Searching over 5,500,000 cases.


searching
Buy This Entire Record For $7.95

Download the entire decision to receive the complete text, official citation,
docket number, dissents and concurrences, and footnotes for this case.

Learn more about what you receive with purchase of this case.

In re L.W.

Court of Appeals of Iowa

March 6, 2019

IN THE INTEREST OF L.W., Minor Child, J.P., Father, Appellant.

          Appeal from the Iowa District Court for Polk County, Joseph W. Seidlin, District Associate Judge.

         A father appeals the termination of his parental rights. AFFIRMED.

          Nicholas Dial of Dial Law Office, P.C., West Des Moines, for appellant father.

          Thomas J. Miller, Attorney General, and Anagha Dixit, Assistant Attorney General, for appellee State.

          ConGarry Williams of State Public Defender's Office, Des Moines, guardian ad litem for minor child.

          Considered by Doyle, P.J., and Mullins and McDonald, JJ.

          DOYLE, PRESIDING JUDGE.

         L.W. was born in September 2016 and tested positive for methadone, hydrocodone, and benzodiazepines at birth. The test results were reported to the Iowa Department of Human Services (DHS), and the child was ultimately removed from her parents' care. The child was placed in the care of the child's maternal grandmother, where the child has since remained.

         Almost two years after the child's birth, the State filed a petition seeking termination of the parents' parental rights. The mother consented to the termination of her parental rights; the father contested termination.[1] Following a hearing, the juvenile court terminated the father's parental rights.

         The father now appeals. He maintains the court should have granted him visitation while he was incarcerated at a correctional facility or given him additional time for reunification, given his "short prison sentence" and because he "availed himself of numerous services while in prison." He also suggests the juvenile court erroneously delegated its authority in determining whether his request for visitation at the prison should be granted. Upon our de novo review, see In re A.S., 906 N.W.2d 467, 472 (Iowa 2018), we disagree.[2]

         The father has a significant criminal history, dating back to at least 2001, when he was arrested for assault causing bodily injury. His criminal activities include numerous charges related to domestic violence as well as use of illegal substances. From 2001 to April 2016, the father was convicted of more than twenty crimes. Though the convictions were mostly misdemeanors of all levels, he had two felony convictions in 2006 relating to domestic abuse assault.

         Before the child's birth in 2016, the father was charged with driving while his license was barred and placed in jail. While in jail, he was also charged with fifth-degree theft. He was released around August 2016, but he was subsequently incarcerated for violating a no-contact order and again for driving while barred. He was released from jail and, while not present at the child's birth, he was at the hospital the night of her birth, though he questioned the child's paternity. The father's paternity was established at the end of November 2016. In December 2016, the father was arrested on a charge of domestic abuse assault, second offense, for allegedly punching his paramour in the face. He was also charged with probation violations. He was again placed in jail, and he remained there until April 2017, when his probation was revoked.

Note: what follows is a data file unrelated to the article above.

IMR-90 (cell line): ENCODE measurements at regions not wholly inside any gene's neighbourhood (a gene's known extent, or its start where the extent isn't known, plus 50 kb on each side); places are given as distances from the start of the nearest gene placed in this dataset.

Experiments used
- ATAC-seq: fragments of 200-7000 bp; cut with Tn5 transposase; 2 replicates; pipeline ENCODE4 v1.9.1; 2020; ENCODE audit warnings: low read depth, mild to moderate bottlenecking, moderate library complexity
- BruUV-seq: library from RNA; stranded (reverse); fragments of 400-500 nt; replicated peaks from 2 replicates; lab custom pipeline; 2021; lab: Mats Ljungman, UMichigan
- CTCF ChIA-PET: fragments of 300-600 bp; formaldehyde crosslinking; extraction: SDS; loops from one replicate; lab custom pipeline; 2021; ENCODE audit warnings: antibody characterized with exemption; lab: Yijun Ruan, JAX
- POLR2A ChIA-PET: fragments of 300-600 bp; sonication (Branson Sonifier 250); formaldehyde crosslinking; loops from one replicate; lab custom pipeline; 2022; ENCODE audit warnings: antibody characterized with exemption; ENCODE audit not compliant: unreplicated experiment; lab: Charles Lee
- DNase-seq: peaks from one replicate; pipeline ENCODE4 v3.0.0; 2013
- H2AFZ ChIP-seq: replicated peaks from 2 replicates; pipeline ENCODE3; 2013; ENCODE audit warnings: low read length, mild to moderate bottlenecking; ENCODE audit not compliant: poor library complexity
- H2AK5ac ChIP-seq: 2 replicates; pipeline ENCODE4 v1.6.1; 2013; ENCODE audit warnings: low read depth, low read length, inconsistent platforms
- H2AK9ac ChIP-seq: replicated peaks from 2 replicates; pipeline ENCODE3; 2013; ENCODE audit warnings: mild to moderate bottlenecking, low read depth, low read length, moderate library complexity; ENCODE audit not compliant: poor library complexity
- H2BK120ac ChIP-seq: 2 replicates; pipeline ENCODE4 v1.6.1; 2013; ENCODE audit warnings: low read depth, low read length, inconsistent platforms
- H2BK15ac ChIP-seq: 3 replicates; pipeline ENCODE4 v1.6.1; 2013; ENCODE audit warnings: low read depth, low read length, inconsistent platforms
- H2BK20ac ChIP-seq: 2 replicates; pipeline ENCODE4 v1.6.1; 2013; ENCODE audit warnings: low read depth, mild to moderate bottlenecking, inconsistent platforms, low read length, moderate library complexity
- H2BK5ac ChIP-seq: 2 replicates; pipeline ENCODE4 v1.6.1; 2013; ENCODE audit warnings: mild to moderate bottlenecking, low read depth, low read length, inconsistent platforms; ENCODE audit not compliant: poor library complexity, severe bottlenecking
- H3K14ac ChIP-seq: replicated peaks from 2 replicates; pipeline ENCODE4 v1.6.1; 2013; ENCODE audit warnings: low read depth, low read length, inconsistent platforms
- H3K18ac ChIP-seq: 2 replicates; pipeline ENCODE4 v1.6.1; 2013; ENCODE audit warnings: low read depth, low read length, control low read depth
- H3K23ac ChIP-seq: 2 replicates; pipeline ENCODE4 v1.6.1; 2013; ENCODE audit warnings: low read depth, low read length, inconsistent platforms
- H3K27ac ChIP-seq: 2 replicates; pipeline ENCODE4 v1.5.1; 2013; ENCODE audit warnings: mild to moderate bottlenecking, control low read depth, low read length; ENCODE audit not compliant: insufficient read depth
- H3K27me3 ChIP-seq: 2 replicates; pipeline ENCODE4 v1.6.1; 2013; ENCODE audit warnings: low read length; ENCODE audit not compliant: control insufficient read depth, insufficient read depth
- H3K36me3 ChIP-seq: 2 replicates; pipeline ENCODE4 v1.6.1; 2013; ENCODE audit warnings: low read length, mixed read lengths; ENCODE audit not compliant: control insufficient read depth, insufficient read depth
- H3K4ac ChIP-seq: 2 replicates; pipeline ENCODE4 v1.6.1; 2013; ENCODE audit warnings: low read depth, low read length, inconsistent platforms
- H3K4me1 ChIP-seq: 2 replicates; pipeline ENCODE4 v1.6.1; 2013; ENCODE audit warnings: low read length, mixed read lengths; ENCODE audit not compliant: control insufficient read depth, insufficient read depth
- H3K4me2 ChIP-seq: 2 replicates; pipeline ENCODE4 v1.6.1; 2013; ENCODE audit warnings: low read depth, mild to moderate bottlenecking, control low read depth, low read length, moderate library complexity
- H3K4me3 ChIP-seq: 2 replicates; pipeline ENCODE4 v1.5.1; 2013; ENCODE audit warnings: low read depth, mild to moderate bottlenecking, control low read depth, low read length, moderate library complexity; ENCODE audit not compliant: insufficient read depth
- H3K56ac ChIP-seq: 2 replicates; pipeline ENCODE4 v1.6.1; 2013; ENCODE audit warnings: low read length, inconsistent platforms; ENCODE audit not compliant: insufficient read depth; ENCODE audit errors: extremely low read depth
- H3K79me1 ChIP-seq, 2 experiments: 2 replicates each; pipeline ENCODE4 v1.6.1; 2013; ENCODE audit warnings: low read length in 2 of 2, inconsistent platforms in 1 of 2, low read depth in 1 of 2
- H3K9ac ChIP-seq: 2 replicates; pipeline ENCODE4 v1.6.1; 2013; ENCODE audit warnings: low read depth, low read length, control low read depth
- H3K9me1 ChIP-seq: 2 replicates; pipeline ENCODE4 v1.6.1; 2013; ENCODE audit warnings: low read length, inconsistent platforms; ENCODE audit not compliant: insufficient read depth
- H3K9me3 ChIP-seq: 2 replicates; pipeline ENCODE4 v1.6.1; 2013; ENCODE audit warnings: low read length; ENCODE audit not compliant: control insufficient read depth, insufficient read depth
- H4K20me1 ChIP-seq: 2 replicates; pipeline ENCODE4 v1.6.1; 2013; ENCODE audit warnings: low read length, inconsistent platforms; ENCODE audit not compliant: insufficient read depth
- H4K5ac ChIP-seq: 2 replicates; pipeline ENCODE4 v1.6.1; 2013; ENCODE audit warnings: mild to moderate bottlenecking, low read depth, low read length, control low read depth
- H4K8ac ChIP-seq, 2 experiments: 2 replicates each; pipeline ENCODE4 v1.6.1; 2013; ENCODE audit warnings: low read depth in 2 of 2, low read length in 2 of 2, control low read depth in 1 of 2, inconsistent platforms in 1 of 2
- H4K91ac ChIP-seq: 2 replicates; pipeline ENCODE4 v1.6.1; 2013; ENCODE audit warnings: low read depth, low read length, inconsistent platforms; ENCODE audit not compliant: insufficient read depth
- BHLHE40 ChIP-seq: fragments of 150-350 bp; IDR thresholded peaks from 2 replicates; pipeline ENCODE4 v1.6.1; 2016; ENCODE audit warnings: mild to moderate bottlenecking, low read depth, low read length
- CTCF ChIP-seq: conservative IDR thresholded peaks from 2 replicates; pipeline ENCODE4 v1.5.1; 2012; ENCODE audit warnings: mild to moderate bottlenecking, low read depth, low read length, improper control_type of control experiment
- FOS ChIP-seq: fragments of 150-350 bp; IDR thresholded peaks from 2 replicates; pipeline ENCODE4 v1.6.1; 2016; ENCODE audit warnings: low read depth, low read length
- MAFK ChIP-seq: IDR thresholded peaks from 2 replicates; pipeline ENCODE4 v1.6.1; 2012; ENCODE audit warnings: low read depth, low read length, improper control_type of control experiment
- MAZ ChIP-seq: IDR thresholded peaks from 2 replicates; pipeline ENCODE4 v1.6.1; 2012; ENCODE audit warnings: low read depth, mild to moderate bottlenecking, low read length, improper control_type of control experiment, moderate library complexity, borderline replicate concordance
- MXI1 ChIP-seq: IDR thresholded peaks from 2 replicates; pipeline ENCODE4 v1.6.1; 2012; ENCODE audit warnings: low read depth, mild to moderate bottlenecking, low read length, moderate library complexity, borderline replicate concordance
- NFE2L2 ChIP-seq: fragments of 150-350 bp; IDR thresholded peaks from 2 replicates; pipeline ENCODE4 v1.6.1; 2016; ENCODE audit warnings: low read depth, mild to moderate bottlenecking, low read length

Following the revocation of his probation, the father was moved from jail to the Mount Pleasant Correctional Facility, where the father was imprisoned for approximately thirteen months. During that time, the father requested visitation with the child at the prison, despite having had very limited contact with the child since her birth. Based upon the father's minimal involvement in the child's life up to that point, the great distance between the child's home and the correctional facility, and the short visitation time allowed by the correctional facility, and other factors, the DHS did "not believe it [was] reasonable for [the] child to have visitation/interactions with the father while he [was] in prison."

         In the court's July 2017 review order, the court adopted and incorporated the DHS's recommendations set out in the State's report to the court, thus rejecting the father's request for visitation at the prison. The court specifically addressed the father's request for prison visitation in its ...


Buy This Entire Record For $7.95

Download the entire decision to receive the complete text, official citation,
docket number, dissents and concurrences, and footnotes for this case.

Learn more about what you receive with purchase of this case.